Aviation, or air transport, refers to the activities surrounding mechanical flight and the aircraft industry. Aircraft includes fixed-wing and rotary-wing types, morphable wings, wing-less lifting bodies, parachutes, as well as lighter-than-air craft such as balloons and airships. Aviation began in the 18th century with the development of the hot air balloon, an apparatus capable of atmospheric displacement through buoyancy. Some of the most significant advancements in aviation technology came with the controlled gliding flying of Otto Lilienthal; then a largest step in significance came with the construction of the first powered airplane by the Wright brothers in the early 1900s. Since that time, aviation has been technologically revolutionized with the introduction of the jet which permitted a major form of transport throughout the world.
Boeing-Stearman Model 75's. Taken in 1936 at NAS Pensacola during training of the first class of the Naval Aviation Cadet program. Photo includes Boone Guyton (plane in rear) who later became a test pilot for Chance-Vought (Vought Sikorsky) in 1939.
Produced by Supermarine, the Spitfire was designed by R.J. Mitchell, who continued to refine it until his death from cancer in 1937. The elliptical wing had a thin cross-section, allowing a faster top speed than the Hurricane and other contemporary designs; it also resulted in a distinctive appearance. Much loved by its pilots, the Spitfire saw service during the whole of World War II, in all theatres of war, and in many different variants.
More than 20,300 examples of all variants were built, including two-seat trainers, with some Spitfires remaining in service well into the 1950s. It was the only fighter aircraft to be in continual production before, during and after the war.
The aircraft was dubbed Spitfire by Sir Robert MacLean, director of Vickers (the parent company of Supermarine) at the time, and on hearing this, Mitchell is reported to have said, "...sort of bloody silly name they would give it." The word dates from Elizabethan times and refers to a particularly fiery, ferocious type of person, usually a woman. The name had previously been used unofficially for Mitchell's earlier F.7/30 Type 224 design.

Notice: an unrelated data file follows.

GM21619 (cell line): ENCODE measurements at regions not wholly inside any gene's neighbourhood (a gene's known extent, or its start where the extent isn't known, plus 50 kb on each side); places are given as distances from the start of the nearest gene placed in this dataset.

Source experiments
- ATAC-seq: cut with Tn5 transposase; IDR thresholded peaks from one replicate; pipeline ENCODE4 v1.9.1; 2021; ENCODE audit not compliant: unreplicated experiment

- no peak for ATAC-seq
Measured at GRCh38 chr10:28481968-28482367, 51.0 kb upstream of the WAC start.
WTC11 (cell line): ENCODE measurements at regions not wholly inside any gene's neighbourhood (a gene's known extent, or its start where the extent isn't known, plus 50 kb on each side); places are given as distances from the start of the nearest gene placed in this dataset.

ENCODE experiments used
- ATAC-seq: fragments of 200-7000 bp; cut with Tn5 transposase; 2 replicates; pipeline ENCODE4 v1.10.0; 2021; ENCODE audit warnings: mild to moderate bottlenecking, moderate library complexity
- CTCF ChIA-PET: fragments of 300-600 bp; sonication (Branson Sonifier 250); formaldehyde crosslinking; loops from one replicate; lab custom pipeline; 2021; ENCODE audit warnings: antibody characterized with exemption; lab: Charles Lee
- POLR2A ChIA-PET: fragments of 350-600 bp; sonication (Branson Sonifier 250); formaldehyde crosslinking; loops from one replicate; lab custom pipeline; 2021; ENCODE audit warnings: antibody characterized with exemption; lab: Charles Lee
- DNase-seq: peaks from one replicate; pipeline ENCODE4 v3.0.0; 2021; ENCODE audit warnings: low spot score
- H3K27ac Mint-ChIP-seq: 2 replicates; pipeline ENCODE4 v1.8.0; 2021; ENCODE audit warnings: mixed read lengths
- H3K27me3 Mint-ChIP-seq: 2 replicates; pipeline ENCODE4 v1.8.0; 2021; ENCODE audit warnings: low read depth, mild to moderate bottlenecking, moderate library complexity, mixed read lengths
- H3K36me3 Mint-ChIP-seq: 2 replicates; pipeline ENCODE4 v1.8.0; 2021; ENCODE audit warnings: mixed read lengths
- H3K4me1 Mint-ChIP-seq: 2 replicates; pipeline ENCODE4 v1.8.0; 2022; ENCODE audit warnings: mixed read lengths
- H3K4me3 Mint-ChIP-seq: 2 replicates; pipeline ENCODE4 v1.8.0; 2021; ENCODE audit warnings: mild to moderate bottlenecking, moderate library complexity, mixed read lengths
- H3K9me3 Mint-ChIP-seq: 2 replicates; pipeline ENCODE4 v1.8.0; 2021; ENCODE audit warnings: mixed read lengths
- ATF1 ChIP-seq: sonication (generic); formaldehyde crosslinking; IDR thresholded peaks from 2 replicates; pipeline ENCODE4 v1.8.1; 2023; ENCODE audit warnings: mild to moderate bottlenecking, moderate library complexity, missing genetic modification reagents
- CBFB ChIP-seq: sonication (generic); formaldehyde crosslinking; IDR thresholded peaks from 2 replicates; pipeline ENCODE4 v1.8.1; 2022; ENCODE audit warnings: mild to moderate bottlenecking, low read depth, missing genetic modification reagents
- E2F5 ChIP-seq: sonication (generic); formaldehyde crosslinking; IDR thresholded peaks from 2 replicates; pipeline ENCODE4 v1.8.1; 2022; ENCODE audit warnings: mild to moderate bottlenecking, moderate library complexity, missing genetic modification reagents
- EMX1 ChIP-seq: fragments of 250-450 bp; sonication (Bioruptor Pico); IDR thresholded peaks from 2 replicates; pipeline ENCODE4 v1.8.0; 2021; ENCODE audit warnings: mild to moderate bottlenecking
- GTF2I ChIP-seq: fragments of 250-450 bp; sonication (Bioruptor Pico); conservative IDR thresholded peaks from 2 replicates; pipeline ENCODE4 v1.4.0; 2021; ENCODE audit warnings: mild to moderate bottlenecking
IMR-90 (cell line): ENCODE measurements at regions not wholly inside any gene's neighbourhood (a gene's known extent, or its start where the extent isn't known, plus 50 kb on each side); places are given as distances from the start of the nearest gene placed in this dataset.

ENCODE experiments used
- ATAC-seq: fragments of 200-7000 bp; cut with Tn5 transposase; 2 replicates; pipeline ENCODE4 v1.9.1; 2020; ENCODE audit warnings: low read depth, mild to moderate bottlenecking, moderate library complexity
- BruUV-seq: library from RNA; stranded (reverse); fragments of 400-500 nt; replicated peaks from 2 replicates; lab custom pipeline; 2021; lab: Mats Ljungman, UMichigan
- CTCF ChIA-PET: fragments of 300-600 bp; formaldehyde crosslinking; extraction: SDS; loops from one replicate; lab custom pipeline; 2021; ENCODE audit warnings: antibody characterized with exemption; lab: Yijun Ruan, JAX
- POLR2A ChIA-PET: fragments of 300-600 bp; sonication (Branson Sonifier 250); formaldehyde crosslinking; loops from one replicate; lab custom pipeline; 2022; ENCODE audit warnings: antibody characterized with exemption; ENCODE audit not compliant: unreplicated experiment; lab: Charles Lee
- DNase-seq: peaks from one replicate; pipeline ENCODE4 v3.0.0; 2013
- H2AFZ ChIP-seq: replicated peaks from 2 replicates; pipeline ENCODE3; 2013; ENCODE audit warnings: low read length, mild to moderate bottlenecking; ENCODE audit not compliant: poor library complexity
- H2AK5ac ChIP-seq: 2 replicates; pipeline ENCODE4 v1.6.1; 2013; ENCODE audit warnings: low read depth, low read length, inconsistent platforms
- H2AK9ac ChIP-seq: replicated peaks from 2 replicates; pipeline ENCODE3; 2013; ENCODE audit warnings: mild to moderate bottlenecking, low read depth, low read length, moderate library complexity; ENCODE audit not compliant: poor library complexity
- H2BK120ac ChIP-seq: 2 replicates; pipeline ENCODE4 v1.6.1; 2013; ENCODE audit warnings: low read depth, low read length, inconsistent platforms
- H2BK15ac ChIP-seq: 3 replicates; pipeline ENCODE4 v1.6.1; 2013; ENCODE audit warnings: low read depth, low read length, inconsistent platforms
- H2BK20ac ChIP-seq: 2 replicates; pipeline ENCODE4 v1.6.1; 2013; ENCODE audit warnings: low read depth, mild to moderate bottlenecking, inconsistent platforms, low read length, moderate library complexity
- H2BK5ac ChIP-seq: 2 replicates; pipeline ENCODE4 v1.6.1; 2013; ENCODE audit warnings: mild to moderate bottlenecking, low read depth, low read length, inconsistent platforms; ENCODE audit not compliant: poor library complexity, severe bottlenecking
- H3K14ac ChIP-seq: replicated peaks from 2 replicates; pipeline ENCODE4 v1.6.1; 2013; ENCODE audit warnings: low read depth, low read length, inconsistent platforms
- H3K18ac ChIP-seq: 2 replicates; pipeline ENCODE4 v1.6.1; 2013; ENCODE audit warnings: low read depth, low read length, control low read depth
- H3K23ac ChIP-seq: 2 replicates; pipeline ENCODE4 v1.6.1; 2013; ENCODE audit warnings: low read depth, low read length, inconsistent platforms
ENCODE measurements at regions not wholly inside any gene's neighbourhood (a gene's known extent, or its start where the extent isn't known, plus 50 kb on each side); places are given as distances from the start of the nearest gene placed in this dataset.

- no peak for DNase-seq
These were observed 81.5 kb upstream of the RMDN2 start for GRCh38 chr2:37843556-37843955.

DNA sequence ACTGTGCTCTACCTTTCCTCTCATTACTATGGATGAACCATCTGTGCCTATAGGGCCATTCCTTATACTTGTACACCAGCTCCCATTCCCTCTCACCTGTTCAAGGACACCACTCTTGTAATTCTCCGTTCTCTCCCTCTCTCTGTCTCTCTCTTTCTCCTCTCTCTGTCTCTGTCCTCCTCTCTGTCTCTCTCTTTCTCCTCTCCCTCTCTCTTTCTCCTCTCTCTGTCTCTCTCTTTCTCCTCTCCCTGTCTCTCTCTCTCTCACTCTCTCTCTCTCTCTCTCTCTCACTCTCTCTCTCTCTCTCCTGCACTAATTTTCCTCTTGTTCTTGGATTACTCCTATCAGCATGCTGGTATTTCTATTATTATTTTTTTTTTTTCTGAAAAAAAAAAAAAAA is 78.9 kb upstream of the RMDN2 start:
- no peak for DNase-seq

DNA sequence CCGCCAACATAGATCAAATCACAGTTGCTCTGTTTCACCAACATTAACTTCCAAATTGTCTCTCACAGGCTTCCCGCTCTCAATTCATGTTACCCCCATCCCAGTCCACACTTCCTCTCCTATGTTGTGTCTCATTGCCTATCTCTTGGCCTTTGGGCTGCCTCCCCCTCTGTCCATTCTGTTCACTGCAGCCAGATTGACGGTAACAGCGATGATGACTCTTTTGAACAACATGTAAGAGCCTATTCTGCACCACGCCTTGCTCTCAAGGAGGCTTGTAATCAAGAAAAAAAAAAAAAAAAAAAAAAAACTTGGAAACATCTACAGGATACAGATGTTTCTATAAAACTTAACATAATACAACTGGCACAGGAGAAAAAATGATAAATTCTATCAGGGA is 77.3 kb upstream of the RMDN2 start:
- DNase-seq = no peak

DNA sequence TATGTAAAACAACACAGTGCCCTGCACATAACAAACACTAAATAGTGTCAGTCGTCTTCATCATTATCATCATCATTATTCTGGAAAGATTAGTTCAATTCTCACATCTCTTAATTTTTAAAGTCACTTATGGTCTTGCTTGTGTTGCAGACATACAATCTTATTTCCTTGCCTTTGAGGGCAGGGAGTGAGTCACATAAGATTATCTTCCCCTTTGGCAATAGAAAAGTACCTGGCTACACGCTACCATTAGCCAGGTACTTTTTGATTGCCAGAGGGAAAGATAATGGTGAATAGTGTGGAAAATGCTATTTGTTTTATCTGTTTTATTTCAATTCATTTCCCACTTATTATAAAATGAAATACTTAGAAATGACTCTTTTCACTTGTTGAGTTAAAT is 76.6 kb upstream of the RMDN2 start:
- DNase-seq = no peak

The prototype (K5054) first flew on March 5, 1936, from Eastleigh Aerodrome (later Southampton Airport). Testing continued until May 26, 1936, when Mutt Summers (Chief Test Pilot for Vickers (Aviation) Ltd.) flew K5054 to Martlesham and handed the aircraft over to Squadron Leader Anderson of the Aeroplane & Armament Experimental Establishment (A&AEE).
Jeana Yeager (born May 18, 1952 in Fort Worth, Texas) is an aviator, most famous for flying with Dick Rutan on a non-stop, non-refueled flight around the world in the Voyager aircraft from December 14 to December 23, 1986. The flight took 9 days, 3 minutes, and 44 seconds and covered 24,986 miles (40,211 km), more than doubling the old distance record. She received the US annual Harmon Trophy for outstanding international achievements in the aeronautics, and is the first woman recipient of the Collier Trophy for "the greatest achievement in aeronautics in America, with respect to improving the performance, efficiency, and safety" of aircraft.
1959 – Lockheed F-104A-5-LO Starfighter, 56-742, c/n 183-1030, to General Electric Flight Test, June: 1957, performed accelerated service tests on J79 engine. Crashes this date on landing approach at Edwards AFB, California, when split flap condition occurs. Pilot ejects too low and is killed.
1951 – The famous non-fatal Grumman F9F-2 Panther ramp strike accident occurs as Cdr. George Chamberlain Duncan attempts landing on USS Midway in BuNo 125228, during carrier suitability tests in the Atlantic Ocean. Forward fuselage breaks away and rolls down the deck, pilot suffering burns. Footage of this accident has been used in several films including Men of the Fighting Lady, Midway, and The Hunt For Red October.
1951 – Second Avro CF-100 Mk.1, 19102, 'FB-K',crashes on the day it is handed over to the RCAF.
1950 – Northwest Orient Airlines Flight 2501, a Douglas DC-4, crashes into Lake Michigan 18 miles (29 km) north-northwest of Benton Harbor, Michigan, after entering a squall line and turbulence, killing all 58 people on board. It is the deadliest commercial airliner accident in American history at the time.
1919 – Six Zeppelins (LZ 46, LZ 79, LZ 91, LZ103, LZ 110, and LZ 111) are destroyed at Nordholz by their own crews in order to prevent them from falling into Allied hands.
1916 – Victor Chapman of Lafayette Escadrille becomes the first US airman to be killed in action, shot down near Verdun.
1913 – The S-21 Sikorsky Russky Vityaz ("Russian Knight"), designed by Igor Sikorsky and built by the RBVZ, a redesigned variant of the Bolshoi Baltiski, as the first large aircraft intended exclusively as a bomber, first flies on this date, the world's first four-motored aircraft. It is lost in a freak accident during 1913 military trials when the Gnôme rotary on a Moller II pusher biplane (some sources cite a Morane design) tears loose and hits the giant bomber.